Just a few months ago I was lying in the intensive unit of a hospital having survived a heart attack, but I had amazing peace. Fear was the furthest thing from my mind and I felt myself entirely in the hands of God. I thought that if this is death, then it is a wonderful thing, and though I survived, I realized that eventually I will be right back there again, as will we all. Do not fear death, but trust your life into the hands of God that He knows the days He has given you, and for the believer that moment need not be a time of fear, but of peace. God will not be ashamed to bring you into your eternal home, or into your eternal inheritance. And you and I will not be disappointed either.

He tells us of Jesus’ healing power so we might have peace no matter the cause of our death. Regardless of how we die, whether disease or accident or violence, it will not change the ultimate victory of God over death for the believer. So we need not fear the way we die. Though unquestionably, we would all prefer to go painlessly, or relatively so, the glories of heaven are of such a nature that whatever we endure exiting this earth will be quickly forgotten in heaven. But if cancer destroys our bodies piece by piece, that means nothing to God and will not affect our resurrection one iota. We shall rise when He calls our name in bodies that are incorruptible, whole, completely well and healed. If a terrible accident consumes our bodies in a fire, till all that is left are ashes, God will still be able to give us a new resurrected body, beautiful and perfect. If our bodies are torn asunder, and the pieces buried separately from one another, it will not matter to God. He who created the universe out of nothing, who assembled the elements to create physical life, to Him it is nothing to pull all the separated parts together and make them into the incorruptible form He will give us in the next life.

There is no disease that God cannot heal us from, that is undoubtedly true, but neither is there any type of death that will prevent the hand of God from resurrecting us with incorruptible bodies, fit for eternity. We may also realize that there are no wounds in our souls that God cannot heal us from also – for healing also includes soul-healing. So do not fear death nor worry about the afterlife. God is not ashamed to be our God. He will resurrect, heal, make whole our souls, and fit us for eternity.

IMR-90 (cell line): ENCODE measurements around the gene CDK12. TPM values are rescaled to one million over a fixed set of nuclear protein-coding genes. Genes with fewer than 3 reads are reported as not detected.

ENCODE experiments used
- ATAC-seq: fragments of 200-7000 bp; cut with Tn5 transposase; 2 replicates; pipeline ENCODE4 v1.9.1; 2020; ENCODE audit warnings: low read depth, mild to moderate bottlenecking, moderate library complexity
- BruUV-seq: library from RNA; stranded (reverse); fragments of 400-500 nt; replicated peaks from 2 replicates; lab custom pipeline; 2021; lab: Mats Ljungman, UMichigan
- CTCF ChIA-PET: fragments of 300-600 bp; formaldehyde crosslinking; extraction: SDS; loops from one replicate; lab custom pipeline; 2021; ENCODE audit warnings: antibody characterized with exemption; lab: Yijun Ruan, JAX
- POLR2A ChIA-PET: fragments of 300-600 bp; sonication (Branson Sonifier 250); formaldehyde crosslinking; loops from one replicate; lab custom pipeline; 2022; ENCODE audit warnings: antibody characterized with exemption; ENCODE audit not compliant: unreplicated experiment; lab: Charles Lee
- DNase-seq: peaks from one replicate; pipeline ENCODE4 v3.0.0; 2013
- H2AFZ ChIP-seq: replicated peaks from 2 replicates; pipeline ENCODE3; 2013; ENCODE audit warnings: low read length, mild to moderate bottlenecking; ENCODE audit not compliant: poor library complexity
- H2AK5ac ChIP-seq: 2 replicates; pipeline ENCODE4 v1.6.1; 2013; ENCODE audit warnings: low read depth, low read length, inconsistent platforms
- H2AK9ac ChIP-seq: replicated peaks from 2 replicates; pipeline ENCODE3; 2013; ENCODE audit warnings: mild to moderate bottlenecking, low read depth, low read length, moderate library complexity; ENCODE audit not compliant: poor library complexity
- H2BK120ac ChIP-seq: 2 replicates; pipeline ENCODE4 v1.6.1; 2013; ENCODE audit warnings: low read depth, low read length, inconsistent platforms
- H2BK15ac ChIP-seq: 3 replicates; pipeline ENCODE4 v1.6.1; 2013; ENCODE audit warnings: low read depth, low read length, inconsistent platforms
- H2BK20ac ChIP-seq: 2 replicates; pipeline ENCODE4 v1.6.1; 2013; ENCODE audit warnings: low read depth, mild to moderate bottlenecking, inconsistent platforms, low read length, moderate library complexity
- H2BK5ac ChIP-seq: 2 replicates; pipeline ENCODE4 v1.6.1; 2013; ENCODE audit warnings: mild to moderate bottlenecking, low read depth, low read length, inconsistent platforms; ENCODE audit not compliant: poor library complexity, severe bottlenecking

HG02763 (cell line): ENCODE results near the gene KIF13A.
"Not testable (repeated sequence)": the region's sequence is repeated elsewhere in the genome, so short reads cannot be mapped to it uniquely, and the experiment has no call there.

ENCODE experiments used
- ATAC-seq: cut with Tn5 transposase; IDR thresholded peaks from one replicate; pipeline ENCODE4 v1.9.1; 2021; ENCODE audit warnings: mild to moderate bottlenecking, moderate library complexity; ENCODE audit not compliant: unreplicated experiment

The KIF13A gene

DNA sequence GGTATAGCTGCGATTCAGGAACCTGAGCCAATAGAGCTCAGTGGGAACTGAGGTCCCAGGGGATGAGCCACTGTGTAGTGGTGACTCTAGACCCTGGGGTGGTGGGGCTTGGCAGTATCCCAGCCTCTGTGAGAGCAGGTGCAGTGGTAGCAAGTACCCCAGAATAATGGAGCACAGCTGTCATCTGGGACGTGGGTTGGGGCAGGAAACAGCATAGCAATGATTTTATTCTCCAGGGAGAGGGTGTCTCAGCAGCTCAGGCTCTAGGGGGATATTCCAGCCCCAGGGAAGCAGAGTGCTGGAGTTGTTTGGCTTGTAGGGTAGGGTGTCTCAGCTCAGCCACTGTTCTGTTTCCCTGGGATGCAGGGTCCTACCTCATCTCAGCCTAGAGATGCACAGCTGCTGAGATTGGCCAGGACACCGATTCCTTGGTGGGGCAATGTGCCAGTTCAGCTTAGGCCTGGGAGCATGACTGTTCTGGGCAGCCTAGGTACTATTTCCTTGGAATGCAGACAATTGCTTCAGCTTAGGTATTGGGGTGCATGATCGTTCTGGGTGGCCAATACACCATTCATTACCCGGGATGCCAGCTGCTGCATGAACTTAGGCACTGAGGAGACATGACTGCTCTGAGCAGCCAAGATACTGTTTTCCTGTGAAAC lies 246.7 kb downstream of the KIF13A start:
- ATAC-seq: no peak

Encouragement, Gospel of Matthew, Grief and Loss, Healing for Today , ,

The One Standing Beside

October 24th, 2013

The following night the Lord stood by him…

Acts 23:11

His life was in mortal danger. His efforts to give a witness to his fellow countrymen had ended unsuccessfully. Paul had every reason to be discouraged and though the scripture does not state it, we would not be surprised to learn that he was going through some of the darkest moments of his life.

But in that darkness the Lord came alongside of him. It was a mystical experience, and the impression is given by the wording that it was another Damascus Road type experience for Paul, another post resurrection experience of Christ. But if not, if I misread this passage, then the experience with the Spirit of Christ was so deep and real that it was as if the Lord Himself was standing there.

No believer ever goes through a dark night alone. If it feels as though the darkness envelops us, we should be encouraged by the knowledge that there is One who is greater than any darkness, to whom darkness and light are alike. When we are groping with our doubts and concerns, He is standing beside us in the bright presence of light. We need merely to open our hearts up to Him, to turn to Him in faith, and we will find that His presence creates hope in our hearts.

And all that we become in Him, we become because His Spirit transforms us into Him image – His character becomes our character. So we also as His people stand alongside of one another, lifting up the downtrodden, encouraging the discouraged, comforting the bereaved, giving hope to the hopeless.

A secret to constantly growing in Christ is to know Him in our times of darkness. Even there we can experience growth. Like the rings of a tree that show its age – combining the quick growth of summer with the slow and solidifying growth of winter – the dark times call us to experience the solidifying growth of the Spirit. If you can feel His presence in the darkness, nothing can prevent you from becoming who Christ has planned for you to become in Him.

Evening Devotionals, Grief and Loss , ,